Sunday, 8 December 2013

Keller & McKnight on "Christians and the Law"

Timothy Keller (left) Scot McKnight (right) 
I went through a weird phase in college.

I know what you're thinking.... (Trust me it's not that bad.) 
The statement 'going through phase in college' is usually synonymous to experimentation with sex, drugs, and rock n' roll. I wouldn't blame you for thinking along those lines. It's kind of what is assumed by the term ‘phase’. Let me shed some more light on your thoughts. I went through a weird phase in Bible College; although as any former Bible college student could tell you, that could still mean a lot of things.

My 'phase' was listening almost exclusively to the sermons of Timothy Keller. There is a lot to like! Timothy Keller is the Pastor of Redeemer Presbyterian Church in New York City. Keller's church is a success story in a city not typically known for large churches. I believe that much of the success of Redeemer Presbyterian can be credited to the care and attention that is placed on engaging the congregation through preaching. Keller, in my opinion, is one of the top preachers and communicators in the world today. He has the unique ability to mine the depths of culture in creative and relevant ways in order to craft his sermon to answer objections and questions before they are ever asked. Keller is poetic, insightful, and a great example of leadership in the church context today. 

I listened to Keller knowing that he had a background in the Reformed movement. I have a lot of respect for my Calvinist friends but I've always landed in the Arminianism camp. This has never really prevented me from listening to Keller. (nor should it) I thought, "I know how to filter out these flower obsessed Calvinists." That was my first mistake. Being in my first year of Bible college, I was naive enough to think that I could narrow a Reformed perspective down to TULIP. (Big mistake.)

I found myself being redirected by Reformed thinking in the area of "the law" and its relationship to “what is the Gospel". I found that I began to subtly think that the Gospel message did not require any performance on my part. I remember, during this 'phase', getting a lot of life out of a faith alone approach to my Christian walk. The requirements of Scripture became an 'impossible ideal'-the message being: we can never be good enough and what we really need is grace to free us into an imputed righteousness. The Gospel is presented in a Reformed lens as grace alone by faith alone. “[The] assumption is that justification is the gospel. The Calvinist crowd in the USA … has defined the gospel in the short formula: justification by faith.”[1]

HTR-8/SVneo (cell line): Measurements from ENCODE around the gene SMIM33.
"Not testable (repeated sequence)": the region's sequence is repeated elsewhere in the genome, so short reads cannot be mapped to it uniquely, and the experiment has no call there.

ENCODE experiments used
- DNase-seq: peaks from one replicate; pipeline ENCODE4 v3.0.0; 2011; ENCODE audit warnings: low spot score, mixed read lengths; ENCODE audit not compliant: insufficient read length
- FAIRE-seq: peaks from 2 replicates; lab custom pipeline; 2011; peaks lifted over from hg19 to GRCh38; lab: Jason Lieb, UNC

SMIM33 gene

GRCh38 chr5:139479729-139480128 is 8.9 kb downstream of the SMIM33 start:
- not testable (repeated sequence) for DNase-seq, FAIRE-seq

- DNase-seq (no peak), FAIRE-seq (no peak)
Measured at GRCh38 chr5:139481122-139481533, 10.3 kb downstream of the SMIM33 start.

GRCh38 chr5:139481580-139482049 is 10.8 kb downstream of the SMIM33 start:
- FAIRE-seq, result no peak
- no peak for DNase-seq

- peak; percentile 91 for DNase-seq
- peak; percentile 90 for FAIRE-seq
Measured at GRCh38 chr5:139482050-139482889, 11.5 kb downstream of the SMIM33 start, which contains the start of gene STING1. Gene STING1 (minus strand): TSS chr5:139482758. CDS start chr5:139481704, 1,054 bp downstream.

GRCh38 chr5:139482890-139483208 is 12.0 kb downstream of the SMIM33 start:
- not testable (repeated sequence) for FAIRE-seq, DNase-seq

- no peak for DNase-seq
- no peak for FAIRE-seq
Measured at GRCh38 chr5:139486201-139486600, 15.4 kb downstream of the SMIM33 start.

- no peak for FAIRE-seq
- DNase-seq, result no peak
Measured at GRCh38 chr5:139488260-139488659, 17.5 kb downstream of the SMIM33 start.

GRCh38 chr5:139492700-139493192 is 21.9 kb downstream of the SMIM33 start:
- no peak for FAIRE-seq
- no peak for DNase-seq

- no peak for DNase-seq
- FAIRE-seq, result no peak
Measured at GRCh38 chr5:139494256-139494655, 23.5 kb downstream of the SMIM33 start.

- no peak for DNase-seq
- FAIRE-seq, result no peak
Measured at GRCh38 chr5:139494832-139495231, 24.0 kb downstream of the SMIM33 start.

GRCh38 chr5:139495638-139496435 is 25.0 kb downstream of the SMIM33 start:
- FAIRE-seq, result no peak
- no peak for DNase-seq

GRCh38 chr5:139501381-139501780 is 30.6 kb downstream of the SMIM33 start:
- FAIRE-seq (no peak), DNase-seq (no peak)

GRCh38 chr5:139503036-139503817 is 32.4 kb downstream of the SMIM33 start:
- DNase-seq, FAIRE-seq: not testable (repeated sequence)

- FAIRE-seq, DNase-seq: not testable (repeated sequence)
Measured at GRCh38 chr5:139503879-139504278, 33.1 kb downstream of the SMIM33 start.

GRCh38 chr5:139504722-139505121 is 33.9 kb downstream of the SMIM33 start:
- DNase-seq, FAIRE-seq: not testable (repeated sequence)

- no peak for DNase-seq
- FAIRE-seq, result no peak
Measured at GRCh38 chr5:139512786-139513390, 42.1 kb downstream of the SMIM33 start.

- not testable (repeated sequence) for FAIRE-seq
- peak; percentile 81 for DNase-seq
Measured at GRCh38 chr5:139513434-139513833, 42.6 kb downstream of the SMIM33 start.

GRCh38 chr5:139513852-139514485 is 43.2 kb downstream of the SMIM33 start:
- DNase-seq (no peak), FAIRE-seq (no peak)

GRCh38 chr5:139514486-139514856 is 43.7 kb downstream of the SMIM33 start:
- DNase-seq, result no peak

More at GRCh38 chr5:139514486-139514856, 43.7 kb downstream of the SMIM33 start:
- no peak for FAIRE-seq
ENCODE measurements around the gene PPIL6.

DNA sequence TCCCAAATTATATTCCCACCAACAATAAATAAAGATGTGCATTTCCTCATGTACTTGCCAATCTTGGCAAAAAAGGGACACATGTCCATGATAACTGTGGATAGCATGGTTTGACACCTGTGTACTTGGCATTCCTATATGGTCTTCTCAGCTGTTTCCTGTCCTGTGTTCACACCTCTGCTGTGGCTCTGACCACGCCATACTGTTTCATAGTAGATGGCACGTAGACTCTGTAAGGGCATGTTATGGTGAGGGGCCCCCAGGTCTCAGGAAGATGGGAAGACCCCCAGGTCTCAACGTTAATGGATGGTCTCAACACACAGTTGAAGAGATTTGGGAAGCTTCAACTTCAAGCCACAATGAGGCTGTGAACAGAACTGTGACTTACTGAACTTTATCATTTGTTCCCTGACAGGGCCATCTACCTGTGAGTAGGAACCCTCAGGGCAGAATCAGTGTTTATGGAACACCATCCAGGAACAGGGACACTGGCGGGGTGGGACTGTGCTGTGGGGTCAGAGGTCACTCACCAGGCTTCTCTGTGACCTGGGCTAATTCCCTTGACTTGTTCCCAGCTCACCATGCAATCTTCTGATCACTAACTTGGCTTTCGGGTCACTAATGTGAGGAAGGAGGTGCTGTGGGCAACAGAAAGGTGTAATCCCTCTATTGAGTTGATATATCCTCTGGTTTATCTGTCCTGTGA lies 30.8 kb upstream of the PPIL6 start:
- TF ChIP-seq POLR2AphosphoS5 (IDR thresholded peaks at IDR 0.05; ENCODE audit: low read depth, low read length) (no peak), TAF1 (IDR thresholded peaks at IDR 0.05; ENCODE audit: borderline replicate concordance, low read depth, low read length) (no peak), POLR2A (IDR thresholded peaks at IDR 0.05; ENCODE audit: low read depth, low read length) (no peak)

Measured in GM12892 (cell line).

Dr. Timothy Keller describes his approach:

I have come to realize that my sermons need to follow a different outline:  

1.Here is what the text says 
2.Here is how we must live in light of it 
3.But we simply cannot do it 
4.Ah—but there is One who did! 
5.Now, through faith in him, you can begin to live this way. 
In nearly every text of Scripture a moral principle can be found, shown through the character of God or Christ, displayed in the good or bad examples of characters in the text, or provided as explicit commands, promises, and warnings. This moral principle is important and must be distilled clearly. But then a crisis is created in the hearers as they understand that this moral principle creates insurmountable problems. I describe in my sermons how this practical and moral obligation is impossible to meet. The hearers are led to a seemingly dead end, but then a hidden door opens and light comes in. Our sermons must show how the person and work of Jesus Christ bears on the subject. First we show how our inability to live as we ought stems from our forgetting or rejecting the work of Christ. Then we show that only by repenting and rejoicing in Christ can we then live, as we know we ought. [2]